Striated muscle fibres and theit connective tissue
A.    Longitudinal section with some connective tissue removed
B.    Cross Section
C.    A Single Fibre

search engine by freefind advanced
site search engine by freefind
Muscle Tissue

Muscles can be divided into three main groups according to their structure, e.g.:

Smooth muscle tissue.
Skeletal muscle tissue.
Cardiac (heart) muscle tissue.

Smooth Muscle Tissue
Smooth muscle tissue is made up of thin-elongated muscle cells, fibres.
These fibres are pointed at their ends
each has a single, large, oval nucleus.
Each cell is filled with a specialised cytoplasm, the sarcoplasm
Surrounded by a thin cell membrane, the sarcolemma.
Each cell has many myofibrils which lie parallel to one another in the direction of the long axis of the cell.
They are not arranged in a definite striped (striated) pattern, as in skeletal muscles
Hence the name smooth muscle .
Smooth muscle fibres interlace to form sheets or layers of muscle tissue rather than bundles.
Involuntary tissue, i.e. it is not controlled by the brain.
Smooth muscle forms the muscle layers in the walls of hollow organs such as the digestive tract - the walls of the bladder, the uterus, various ducts of glands and the walls of blood vessels .

Smooth muscle controls slow, involuntary movements such as the contraction of the smooth muscle tissue in the walls of the stomach and intestines.
The muscle of the arteries contracts and relaxes to regulate the blood pressure and the flow of blood.

Skeletal Muscle Tissue
Most abundant tissue
These muscles are attached to and bring about the movement of the various bones of the skeleton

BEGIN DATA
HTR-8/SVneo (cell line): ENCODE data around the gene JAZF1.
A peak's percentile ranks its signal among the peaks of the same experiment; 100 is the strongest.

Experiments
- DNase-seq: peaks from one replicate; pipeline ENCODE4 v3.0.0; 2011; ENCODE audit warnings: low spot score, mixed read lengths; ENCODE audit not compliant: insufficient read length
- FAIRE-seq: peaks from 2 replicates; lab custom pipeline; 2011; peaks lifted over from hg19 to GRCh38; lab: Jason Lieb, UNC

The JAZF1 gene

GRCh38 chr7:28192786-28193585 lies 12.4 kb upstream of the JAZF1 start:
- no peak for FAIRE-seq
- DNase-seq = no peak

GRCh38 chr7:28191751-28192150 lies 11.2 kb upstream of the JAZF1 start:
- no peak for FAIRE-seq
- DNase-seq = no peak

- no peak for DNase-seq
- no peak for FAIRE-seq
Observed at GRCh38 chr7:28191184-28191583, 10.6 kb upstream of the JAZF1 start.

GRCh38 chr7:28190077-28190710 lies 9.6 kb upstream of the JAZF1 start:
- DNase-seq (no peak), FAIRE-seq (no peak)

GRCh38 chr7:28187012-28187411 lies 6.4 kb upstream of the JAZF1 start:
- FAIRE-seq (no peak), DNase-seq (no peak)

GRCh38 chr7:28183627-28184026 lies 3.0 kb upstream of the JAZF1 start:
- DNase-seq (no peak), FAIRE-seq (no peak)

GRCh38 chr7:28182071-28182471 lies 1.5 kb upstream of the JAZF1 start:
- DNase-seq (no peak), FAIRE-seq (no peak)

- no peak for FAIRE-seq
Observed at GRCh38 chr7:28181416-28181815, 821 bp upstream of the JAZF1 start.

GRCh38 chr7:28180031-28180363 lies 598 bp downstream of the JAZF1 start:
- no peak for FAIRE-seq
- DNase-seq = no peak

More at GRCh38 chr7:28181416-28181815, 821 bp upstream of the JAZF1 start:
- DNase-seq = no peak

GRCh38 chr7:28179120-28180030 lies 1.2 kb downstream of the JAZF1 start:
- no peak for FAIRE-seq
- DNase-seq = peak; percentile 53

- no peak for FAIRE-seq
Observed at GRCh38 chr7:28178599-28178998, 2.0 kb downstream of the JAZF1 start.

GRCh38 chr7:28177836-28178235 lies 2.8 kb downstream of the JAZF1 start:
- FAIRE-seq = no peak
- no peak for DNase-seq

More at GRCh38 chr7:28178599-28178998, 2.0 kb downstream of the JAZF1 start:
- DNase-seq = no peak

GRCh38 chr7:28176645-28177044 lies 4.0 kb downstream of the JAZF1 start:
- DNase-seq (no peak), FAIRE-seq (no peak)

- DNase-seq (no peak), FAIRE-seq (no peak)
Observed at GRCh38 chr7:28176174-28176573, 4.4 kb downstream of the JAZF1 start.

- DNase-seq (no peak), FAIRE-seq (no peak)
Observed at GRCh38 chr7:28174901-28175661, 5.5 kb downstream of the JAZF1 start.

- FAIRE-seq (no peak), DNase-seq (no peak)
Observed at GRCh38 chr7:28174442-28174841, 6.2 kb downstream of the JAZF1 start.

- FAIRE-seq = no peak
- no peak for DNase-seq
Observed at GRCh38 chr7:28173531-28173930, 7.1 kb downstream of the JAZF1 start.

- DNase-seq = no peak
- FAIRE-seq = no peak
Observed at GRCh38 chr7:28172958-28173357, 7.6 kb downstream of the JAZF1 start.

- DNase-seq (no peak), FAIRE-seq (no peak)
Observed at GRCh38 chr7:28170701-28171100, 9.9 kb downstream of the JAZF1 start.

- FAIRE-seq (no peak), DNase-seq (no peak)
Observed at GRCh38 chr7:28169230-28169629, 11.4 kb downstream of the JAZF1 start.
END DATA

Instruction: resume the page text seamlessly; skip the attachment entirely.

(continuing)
The whole muscle, such as the biceps, is enclosed in a sheath of connective tissue, the epimysium.
This sheath folds inwards into the substance of the muscle to surround a large number of smaller bundles, the fasciculi.
These fasciculi consist of still smaller bundles of elongated, cylindrical muscle cells, the fibres.
Each fibre is a syncytium, i.e. a cell that have many nuclei.
The nuclei are found at the periphery of the cell, just beneath the thin, elastic membrane (sarcolemma).
The sarcoplasm also has many alternating light and dark bands, giving the fibre a striped or striated appearance
Each muscle fibre is made up of many smaller units, the myofibrils.
Each myofibril consists of small protein filaments, known as actin and myosin filaments.
The myosin filaments are slightly thicker ( A-band).
The actin filaments are light bands (I-bands)
The actin filaments are attached to the Z-line.
This arrangement of actin and myosin filaments is known as a sarcomere.
During the contraction of skeletal muscle tissue, the actin filaments slide inwards between the myosin filaments.
Mitochondria provide the energy
This action causes a shortening of the sacromeres (Z-lines move closer together), which in turn causes the whole muscle fibre to contract.
This can bring about a shortening of the entire muscle
The contraction of skeletal muscle tissue is very quick and forceful.

Skeletal muscles function in pairs to bring about the co-ordinated movements of the limbs, trunk, jaws, eyeballs, etc.
Skeletal muscles are directly involved in the breathing process.

Cardiac Muscle Tissue
Found only in the walls of the heart.
Have cross-striations and contain numerous nuclei. The striations are not so obvious,
The sarcolemma is thinner and not clearly discernible,
There is only one nucleus present in the centre of each cardiac fibre
Adjacent fibres branch and are linked to each other by so-called muscle bridges.
The spaces between different fibres are filled with areolar connective tissue which contains blood capillaries.

Cardiac muscle tissue plays the most important role in the contraction of the atria and ventricles of the heart.
It causes the rhythmical beating of the heart, circulating the blood and its contents throughout the body as a consequence.

page view counter
search engine by freefind advanced
site search engine by freefind